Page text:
Hannah-Jones does inform an intensely private story about her life as a Black girl raised within the U.S. with a white mom and a Black father.

Hannah-Jones does, nevertheless, inform an intensely private story about her household and about her life as a Black girl raised within the U.S. with a white mom and a Black father. She describes how racism, sexism and classism affected their lives: not simply in her father’s birthplace in Mississippi, but additionally in Iowa, the place she grew up. Though the insertion of her personal tales into this reframing of American historical past can appear jarring at instances, it does assist floor these bigger tales and serves as a becoming rebuttal to the criticism that she’s needlessly describing historic occasions that occurred years in the past to unnamed individuals and that these occasions have had no affect on individuals immediately. 

For the reason that launch of the New York Instances Journal piece in 2019, critics have attacked the project and Hannah-Jones herself, accusing her of inaccurately reframing American historical past to improperly put the Black expertise squarely within the center. Several states have gone as far as to ban schools from using any iteration of “The 1619 Project” or similar items in the classrooms, hoping to protect from their college students’ eyes an correct depiction of American historical past in favor of the historic myths which have lengthy been promoted. However these critics have refused to acknowledge that the historical past they defend was written by white individuals and that it purposely downplayed the position of slavery and Black People within the nation.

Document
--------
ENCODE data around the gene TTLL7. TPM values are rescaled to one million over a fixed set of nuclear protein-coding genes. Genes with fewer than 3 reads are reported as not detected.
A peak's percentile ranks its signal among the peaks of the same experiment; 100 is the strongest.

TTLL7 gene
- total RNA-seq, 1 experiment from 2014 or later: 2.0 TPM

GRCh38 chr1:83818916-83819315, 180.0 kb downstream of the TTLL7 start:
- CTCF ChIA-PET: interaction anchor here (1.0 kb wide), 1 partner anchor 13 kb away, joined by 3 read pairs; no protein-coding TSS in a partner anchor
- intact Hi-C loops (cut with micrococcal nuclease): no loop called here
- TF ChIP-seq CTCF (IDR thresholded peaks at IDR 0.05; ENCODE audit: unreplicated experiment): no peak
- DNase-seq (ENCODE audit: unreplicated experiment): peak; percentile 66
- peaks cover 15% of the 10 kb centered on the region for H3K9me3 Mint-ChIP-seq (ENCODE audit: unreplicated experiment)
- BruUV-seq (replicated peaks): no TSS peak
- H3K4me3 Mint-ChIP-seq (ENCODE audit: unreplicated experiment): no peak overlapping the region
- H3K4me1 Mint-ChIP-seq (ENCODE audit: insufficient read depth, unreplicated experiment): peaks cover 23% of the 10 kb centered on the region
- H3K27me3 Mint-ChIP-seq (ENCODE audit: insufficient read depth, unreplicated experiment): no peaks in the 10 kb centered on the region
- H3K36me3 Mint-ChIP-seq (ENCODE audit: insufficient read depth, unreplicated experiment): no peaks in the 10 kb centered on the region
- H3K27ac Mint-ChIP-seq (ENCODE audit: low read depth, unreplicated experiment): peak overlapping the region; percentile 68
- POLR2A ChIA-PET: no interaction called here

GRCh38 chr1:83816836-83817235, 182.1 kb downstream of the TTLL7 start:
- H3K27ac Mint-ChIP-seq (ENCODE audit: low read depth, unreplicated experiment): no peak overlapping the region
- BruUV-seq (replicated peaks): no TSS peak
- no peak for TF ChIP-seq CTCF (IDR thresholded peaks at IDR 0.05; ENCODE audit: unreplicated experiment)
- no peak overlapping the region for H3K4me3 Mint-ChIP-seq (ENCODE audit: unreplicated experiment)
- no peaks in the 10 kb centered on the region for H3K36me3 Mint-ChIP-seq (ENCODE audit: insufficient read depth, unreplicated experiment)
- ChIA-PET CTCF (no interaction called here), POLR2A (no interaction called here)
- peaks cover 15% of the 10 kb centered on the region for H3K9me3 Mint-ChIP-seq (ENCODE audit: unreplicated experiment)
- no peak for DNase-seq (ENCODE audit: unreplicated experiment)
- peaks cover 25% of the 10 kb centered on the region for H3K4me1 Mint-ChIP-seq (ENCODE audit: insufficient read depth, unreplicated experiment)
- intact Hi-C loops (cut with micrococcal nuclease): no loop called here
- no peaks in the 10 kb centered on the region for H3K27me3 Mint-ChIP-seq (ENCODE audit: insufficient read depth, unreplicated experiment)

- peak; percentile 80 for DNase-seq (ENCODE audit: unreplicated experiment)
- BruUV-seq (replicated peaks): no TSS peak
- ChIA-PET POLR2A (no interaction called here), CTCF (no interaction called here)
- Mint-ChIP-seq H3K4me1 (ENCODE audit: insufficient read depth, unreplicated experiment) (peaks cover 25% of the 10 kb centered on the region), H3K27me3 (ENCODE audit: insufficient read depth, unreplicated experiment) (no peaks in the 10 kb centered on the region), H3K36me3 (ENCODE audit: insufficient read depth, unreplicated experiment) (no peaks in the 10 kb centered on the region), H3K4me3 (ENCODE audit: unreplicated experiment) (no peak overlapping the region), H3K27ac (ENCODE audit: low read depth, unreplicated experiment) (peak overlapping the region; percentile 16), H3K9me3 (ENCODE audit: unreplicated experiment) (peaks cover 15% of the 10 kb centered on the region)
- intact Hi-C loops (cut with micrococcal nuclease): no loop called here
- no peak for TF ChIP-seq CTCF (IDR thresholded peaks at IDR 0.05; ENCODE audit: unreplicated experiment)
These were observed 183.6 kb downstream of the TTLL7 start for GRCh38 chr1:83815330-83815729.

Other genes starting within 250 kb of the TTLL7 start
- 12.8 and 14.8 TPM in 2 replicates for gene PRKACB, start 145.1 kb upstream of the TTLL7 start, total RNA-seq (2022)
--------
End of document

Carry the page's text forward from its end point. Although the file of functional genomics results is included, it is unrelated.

On this documentary challenge, we see the individuals behind the tales. We hear their voices. That ought to make a significant distinction in how this work is accepted. It ought to assist make actual for individuals who have doubted it the inaccuracy of the white-male-centered framing of U.S. historical past.

Critics have attacked Hannah-Jones partially by pointing out that she’s not a historian and by questioning her experience, however besides when she’s speaking about her circle of relatives historical past, she doesn’t current herself because the professional on the problems being mentioned. She’s clear about what she is: a journalist. In virtually each scene she’s in, she has her trusty pocket book and her listing of questions, and he or she does what each good journalist does: She finds the specialists, permits them to elucidate the info after which weaves their data right into a coherent narrative arc that leaves the viewer with a clearer understanding of the topic.

To repeat, the unhappy factor about this masterly work is that the individuals who must see it gained’t watch it, simply as they refused to learn it when it was first printed. However “The 1619 Challenge” is well-told, and it might assist those that strategy it brazenly and actually higher perceive how this nation got here to be and the way the way in which it began remains to be a consider the way in which we’re immediately.